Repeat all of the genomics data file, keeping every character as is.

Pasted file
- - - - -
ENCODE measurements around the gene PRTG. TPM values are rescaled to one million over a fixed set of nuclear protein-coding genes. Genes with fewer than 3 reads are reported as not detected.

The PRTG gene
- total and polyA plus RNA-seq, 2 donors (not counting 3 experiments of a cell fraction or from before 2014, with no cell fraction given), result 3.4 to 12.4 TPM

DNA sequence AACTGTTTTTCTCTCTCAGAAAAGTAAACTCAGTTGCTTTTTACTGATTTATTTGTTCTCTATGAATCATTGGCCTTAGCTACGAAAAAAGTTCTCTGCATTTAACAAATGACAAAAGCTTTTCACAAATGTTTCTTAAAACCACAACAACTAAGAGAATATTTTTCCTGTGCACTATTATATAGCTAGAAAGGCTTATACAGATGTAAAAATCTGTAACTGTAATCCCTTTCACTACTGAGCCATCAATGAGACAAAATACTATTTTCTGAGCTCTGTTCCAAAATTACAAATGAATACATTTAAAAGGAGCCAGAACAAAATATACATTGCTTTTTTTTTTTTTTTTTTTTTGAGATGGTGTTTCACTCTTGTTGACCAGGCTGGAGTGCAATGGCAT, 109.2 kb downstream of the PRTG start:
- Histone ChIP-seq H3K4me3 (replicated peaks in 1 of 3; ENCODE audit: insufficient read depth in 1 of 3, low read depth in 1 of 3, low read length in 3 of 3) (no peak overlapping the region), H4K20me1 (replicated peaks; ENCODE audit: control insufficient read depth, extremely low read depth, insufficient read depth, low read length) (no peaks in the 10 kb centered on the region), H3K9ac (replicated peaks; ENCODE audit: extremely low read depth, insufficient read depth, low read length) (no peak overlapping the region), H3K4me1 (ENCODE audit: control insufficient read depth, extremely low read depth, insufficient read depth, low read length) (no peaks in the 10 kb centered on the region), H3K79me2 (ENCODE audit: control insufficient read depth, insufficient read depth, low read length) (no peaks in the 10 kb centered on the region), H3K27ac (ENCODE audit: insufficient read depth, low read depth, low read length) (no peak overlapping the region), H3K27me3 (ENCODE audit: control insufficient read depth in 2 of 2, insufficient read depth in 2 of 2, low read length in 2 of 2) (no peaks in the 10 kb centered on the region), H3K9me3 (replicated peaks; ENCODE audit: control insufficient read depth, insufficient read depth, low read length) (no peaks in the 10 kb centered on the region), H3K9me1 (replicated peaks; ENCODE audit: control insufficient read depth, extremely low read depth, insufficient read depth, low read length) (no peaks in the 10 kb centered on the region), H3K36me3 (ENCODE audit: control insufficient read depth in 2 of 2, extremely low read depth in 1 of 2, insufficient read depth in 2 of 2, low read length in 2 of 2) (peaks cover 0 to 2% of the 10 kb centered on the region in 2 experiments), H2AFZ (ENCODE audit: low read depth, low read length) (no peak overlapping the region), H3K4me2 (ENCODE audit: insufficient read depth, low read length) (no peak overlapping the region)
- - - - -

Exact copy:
ENCODE measurements around the gene PRTG. TPM values are rescaled to one million over a fixed set of nuclear protein-coding genes. Genes with fewer than 3 reads are reported as not detected.

The PRTG gene
- total and polyA plus RNA-seq, 2 donors (not counting 3 experiments of a cell fraction or from before 2014, with no cell fraction given), result 3.4 to 12.4 TPM

DNA sequence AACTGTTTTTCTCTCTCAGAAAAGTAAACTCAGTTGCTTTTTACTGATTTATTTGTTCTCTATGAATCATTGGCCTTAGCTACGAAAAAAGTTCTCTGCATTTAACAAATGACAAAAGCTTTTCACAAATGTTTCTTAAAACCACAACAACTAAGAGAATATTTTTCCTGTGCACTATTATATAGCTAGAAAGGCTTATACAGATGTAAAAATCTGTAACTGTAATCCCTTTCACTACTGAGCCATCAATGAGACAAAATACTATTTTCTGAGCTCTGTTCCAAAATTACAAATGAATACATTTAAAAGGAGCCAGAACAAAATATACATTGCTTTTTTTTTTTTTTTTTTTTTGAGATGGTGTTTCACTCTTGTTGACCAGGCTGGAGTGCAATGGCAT, 109.2 kb downstream of the PRTG start:
- Histone ChIP-seq H3K4me3 (replicated peaks in 1 of 3; ENCODE audit: insufficient read depth in 1 of 3, low read depth in 1 of 3, low read length in 3 of 3) (no peak overlapping the region), H4K20me1 (replicated peaks; ENCODE audit: control insufficient read depth, extremely low read depth, insufficient read depth, low read length) (no peaks in the 10 kb centered on the region), H3K9ac (replicated peaks; ENCODE audit: extremely low read depth, insufficient read depth, low read length) (no peak overlapping the region), H3K4me1 (ENCODE audit: control insufficient read depth, extremely low read depth, insufficient read depth, low read length) (no peaks in the 10 kb centered on the region), H3K79me2 (ENCODE audit: control insufficient read depth, insufficient read depth, low read length) (no peaks in the 10 kb centered on the region), H3K27ac (ENCODE audit: insufficient read depth, low read depth, low read length) (no peak overlapping the region), H3K27me3 (ENCODE audit: control insufficient read depth in 2 of 2, insufficient read depth in 2 of 2, low read length in 2 of 2) (no peaks in the 10 kb centered on the region), H3K9me3 (replicated peaks; ENCODE audit: control insufficient read depth, insufficient read depth, low read length) (no peaks in the 10 kb centered on the region), H3K9me1 (replicated peaks; ENCODE audit: control insufficient read depth, extremely low read depth, insufficient read depth, low read length) (no peaks in the 10 kb centered on the region), H3K36me3 (ENCODE audit: control insufficient read depth in 2 of 2, extremely low read depth in 1 of 2, insufficient read depth in 2 of 2, low read length in 2 of 2) (peaks cover 0 to 2% of the 10 kb centered on the region in 2 experiments), H2AFZ (ENCODE audit: low read depth, low read length) (no peak overlapping the region), H3K4me2 (ENCODE audit: insufficient read depth, low read length) (no peak overlapping the region)